Dodi Goldman: D.W. Winnicott’s “Mirror-Role of Mother and Family in Child Development”

“Klein’s biographer reports that until he wrote ‘Transitional Objects and Transitional Phenomena’ in 1951, Winnicott considered himself a Kleinian. He wrote it for inclusion in the classical collection of Kleinianism, New Directions in Psycho-Analysis (1955). She wanted him to revise it so as to incorporate her ideas more clearly, and he refused. As far as Klein was concerned, that was the end of their relationship, although he remained committed to certain of her ideas, particularly the depressive position, while disagreeing about the death instinct, the paranoid-schizoid position and innate envy (Grosskurth, 1985, pp. 397-8; cf. pp. 399-400). ”
Robert M Young: Potential Space: Transitional Phenomena A place for the scientific exchange of D. W. Winnicott’s theory
Review: Belief and Imagination: Explorations in Psychoanalysis by Ronald Britton
Sharon Dolin: “Bitter and Delicious Relations”: The Transitional Object in Williams’s Poetry

Posted by psyche at July 10, 2003 08:35 PM

Revisions to PS<->D

This is the dragon which devours its own tail.
Music from ‘Atalanta fugiens’ emblem 14


In Alpha Function we mentioned revising the conception of the classical paranoid-schizoid and depressive positions using the more sophisticated model of human experience provided by the Cube of Psychological Space

In the classical formulation of Melanie Klein, these concepts describe both developmental states in infancy and a metapsychology of of early mental processess and instinctual development. The paranoid-schizoid position is the initial psycho-physical state of the baby, characterized by mechanisms of splitting and projection, omnipotent and destructive phantasies and part-object relationships (good breast/bad breast). The paranoid-schizoid is gradually phased out and replaced with the depressive position, as the baby learns to tolerate frustration and, depending on the amount of death instinct he or she has inherited in the form of excessive greed and envy, moves toward a realm of whole objects through the depressing realization that the world isn’t all it was cracked up to be.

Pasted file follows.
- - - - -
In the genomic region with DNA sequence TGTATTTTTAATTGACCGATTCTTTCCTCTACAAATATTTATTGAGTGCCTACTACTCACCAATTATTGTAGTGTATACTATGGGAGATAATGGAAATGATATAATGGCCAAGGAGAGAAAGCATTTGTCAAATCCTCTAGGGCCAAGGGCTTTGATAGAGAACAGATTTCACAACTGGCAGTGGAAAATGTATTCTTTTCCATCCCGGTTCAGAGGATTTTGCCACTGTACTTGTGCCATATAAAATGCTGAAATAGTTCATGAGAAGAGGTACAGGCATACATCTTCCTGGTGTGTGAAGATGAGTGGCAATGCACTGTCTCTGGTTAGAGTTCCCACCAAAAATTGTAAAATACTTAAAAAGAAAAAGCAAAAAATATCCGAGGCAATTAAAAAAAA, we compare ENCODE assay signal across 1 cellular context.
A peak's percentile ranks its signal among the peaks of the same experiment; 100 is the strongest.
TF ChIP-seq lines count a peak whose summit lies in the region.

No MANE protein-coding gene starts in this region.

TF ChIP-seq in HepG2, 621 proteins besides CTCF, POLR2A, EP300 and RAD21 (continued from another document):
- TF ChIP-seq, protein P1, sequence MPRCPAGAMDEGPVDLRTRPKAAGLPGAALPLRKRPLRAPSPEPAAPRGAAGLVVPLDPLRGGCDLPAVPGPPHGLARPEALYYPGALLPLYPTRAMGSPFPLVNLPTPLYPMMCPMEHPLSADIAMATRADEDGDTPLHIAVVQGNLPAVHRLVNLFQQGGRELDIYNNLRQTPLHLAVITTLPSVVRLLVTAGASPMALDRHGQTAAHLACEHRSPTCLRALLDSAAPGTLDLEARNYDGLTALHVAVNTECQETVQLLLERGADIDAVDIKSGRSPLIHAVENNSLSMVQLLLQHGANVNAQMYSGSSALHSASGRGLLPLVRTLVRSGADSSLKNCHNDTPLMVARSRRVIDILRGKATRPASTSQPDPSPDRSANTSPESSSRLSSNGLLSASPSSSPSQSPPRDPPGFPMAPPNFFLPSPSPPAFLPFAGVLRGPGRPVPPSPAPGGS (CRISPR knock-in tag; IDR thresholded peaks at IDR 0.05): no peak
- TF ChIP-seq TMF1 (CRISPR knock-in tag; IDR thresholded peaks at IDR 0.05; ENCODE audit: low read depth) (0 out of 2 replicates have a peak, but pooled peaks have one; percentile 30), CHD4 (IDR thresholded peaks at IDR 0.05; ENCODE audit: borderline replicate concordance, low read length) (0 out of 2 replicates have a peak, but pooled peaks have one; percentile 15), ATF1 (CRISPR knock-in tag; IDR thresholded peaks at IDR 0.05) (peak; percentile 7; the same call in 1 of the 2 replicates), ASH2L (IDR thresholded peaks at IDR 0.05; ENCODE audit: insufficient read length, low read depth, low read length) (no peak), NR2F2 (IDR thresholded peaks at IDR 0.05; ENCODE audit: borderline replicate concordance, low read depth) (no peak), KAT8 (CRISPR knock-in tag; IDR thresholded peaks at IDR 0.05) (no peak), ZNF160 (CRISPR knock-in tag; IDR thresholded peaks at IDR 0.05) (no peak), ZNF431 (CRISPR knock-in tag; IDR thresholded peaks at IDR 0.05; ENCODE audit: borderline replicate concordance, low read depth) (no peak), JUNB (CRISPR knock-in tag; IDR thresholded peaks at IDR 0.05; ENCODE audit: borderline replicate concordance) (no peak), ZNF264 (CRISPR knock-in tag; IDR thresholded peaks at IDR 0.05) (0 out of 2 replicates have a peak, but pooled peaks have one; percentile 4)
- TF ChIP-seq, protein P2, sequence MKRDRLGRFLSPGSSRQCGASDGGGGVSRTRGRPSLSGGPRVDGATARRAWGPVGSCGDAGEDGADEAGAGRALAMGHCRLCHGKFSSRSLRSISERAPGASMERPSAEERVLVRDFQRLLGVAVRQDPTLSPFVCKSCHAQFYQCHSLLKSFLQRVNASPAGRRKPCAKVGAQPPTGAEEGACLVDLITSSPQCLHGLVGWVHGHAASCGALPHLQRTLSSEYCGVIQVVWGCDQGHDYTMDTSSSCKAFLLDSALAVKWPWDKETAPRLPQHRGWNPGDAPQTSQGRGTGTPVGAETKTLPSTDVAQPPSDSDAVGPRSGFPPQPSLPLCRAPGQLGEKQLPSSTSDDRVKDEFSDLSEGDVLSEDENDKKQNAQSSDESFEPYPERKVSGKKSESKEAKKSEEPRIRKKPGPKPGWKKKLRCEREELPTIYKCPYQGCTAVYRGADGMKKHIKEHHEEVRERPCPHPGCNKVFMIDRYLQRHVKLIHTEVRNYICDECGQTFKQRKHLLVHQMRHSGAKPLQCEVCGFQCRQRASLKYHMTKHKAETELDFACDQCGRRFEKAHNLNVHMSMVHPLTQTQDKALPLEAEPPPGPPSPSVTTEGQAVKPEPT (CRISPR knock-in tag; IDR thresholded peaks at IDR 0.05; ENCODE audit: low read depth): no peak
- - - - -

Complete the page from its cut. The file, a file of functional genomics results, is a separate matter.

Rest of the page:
Further disappointments lie ahead in the Oedipal stage as whole object relationships are developed and explored, and the ego (and sexual identity) is formed out of renounced object-cathexes (Freud).

Gedo states that previous hypotheses about early childhood have been excessively adultomorphic and pathomorphic and that preverbal children are not comparable to maladaptive adults.   The Evolution of Psychoanalysis: Contemporary Theory and Practice. John Gedo Review by Ian Steinberg

Bion (projective identification) and Winnicott (transitional space) extended these concepts into the intersubjective realm and both recognized “healthy” forms of projective identification, i.e. the persistence of paranoid-schizoid processes as the basis for normal development and creativity.